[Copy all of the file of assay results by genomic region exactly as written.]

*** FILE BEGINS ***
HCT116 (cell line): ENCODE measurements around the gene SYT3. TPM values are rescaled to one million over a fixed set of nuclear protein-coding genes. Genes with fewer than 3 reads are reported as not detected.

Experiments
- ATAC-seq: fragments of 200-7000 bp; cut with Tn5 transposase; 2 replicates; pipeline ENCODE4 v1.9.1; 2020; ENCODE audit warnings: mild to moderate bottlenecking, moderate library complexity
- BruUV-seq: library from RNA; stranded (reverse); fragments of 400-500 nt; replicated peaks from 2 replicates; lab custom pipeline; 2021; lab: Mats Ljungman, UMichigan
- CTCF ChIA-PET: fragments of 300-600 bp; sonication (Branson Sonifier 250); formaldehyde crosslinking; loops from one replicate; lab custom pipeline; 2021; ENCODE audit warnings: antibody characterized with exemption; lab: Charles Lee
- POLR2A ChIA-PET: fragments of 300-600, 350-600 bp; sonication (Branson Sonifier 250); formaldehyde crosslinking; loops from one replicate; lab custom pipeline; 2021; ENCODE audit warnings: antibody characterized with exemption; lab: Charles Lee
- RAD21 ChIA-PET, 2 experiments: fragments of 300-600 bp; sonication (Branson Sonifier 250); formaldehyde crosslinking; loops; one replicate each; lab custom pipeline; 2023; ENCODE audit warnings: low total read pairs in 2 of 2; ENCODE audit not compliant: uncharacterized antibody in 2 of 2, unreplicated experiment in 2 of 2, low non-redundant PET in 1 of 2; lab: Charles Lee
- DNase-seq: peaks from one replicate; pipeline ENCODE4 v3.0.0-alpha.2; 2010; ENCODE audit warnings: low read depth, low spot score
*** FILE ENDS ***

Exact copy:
HCT116 (cell line): ENCODE measurements around the gene SYT3. TPM values are rescaled to one million over a fixed set of nuclear protein-coding genes. Genes with fewer than 3 reads are reported as not detected.

Experiments
- ATAC-seq: fragments of 200-7000 bp; cut with Tn5 transposase; 2 replicates; pipeline ENCODE4 v1.9.1; 2020; ENCODE audit warnings: mild to moderate bottlenecking, moderate library complexity
- BruUV-seq: library from RNA; stranded (reverse); fragments of 400-500 nt; replicated peaks from 2 replicates; lab custom pipeline; 2021; lab: Mats Ljungman, UMichigan
- CTCF ChIA-PET: fragments of 300-600 bp; sonication (Branson Sonifier 250); formaldehyde crosslinking; loops from one replicate; lab custom pipeline; 2021; ENCODE audit warnings: antibody characterized with exemption; lab: Charles Lee
- POLR2A ChIA-PET: fragments of 300-600, 350-600 bp; sonication (Branson Sonifier 250); formaldehyde crosslinking; loops from one replicate; lab custom pipeline; 2021; ENCODE audit warnings: antibody characterized with exemption; lab: Charles Lee
- RAD21 ChIA-PET, 2 experiments: fragments of 300-600 bp; sonication (Branson Sonifier 250); formaldehyde crosslinking; loops; one replicate each; lab custom pipeline; 2023; ENCODE audit warnings: low total read pairs in 2 of 2; ENCODE audit not compliant: uncharacterized antibody in 2 of 2, unreplicated experiment in 2 of 2, low non-redundant PET in 1 of 2; lab: Charles Lee
- DNase-seq: peaks from one replicate; pipeline ENCODE4 v3.0.0-alpha.2; 2010; ENCODE audit warnings: low read depth, low spot score